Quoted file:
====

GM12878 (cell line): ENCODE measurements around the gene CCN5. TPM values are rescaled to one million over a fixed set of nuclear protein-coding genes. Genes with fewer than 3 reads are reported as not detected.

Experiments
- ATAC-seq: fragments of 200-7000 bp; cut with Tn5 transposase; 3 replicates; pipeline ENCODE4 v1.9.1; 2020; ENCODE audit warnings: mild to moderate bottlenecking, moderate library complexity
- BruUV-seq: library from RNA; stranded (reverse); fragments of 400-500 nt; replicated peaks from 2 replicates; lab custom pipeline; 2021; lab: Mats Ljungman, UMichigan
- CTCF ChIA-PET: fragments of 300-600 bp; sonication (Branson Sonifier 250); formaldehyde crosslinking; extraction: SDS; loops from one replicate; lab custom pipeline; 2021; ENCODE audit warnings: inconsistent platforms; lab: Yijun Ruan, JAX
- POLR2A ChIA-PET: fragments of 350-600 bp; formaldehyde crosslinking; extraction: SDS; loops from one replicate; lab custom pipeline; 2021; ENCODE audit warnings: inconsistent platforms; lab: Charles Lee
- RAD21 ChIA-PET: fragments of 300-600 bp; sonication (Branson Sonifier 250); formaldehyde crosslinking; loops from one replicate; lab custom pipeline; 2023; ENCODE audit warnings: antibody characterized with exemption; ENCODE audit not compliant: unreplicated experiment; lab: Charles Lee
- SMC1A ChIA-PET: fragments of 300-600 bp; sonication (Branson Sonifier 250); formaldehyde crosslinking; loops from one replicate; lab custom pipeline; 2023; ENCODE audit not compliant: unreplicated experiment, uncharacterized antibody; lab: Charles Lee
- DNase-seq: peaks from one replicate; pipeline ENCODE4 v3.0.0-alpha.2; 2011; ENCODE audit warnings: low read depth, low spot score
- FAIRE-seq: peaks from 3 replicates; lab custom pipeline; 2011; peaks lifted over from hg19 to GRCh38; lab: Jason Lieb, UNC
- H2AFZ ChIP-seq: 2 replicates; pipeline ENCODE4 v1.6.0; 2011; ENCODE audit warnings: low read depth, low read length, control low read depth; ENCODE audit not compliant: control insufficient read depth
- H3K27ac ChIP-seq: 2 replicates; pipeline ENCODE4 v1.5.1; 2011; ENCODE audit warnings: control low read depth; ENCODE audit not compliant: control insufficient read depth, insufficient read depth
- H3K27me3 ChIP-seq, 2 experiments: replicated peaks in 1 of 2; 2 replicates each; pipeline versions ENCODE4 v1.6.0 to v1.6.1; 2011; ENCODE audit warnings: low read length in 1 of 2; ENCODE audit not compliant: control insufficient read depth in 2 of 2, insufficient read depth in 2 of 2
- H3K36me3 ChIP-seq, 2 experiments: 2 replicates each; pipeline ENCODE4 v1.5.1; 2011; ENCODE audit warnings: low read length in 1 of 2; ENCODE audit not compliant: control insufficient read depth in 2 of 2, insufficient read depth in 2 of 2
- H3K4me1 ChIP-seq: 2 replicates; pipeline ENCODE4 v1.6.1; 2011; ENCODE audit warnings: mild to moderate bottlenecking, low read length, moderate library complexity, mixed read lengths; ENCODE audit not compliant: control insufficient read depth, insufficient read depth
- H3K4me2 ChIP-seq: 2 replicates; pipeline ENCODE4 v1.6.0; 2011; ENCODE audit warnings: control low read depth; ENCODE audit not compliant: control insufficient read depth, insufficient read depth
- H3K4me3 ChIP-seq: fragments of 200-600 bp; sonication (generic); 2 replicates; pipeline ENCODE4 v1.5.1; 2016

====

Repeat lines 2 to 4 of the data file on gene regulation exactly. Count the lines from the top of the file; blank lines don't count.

Experiments
- ATAC-seq: fragments of 200-7000 bp; cut with Tn5 transposase; 3 replicates; pipeline ENCODE4 v1.9.1; 2020; ENCODE audit warnings: mild to moderate bottlenecking, moderate library complexity
- BruUV-seq: library from RNA; stranded (reverse); fragments of 400-500 nt; replicated peaks from 2 replicates; lab custom pipeline; 2021; lab: Mats Ljungman, UMichigan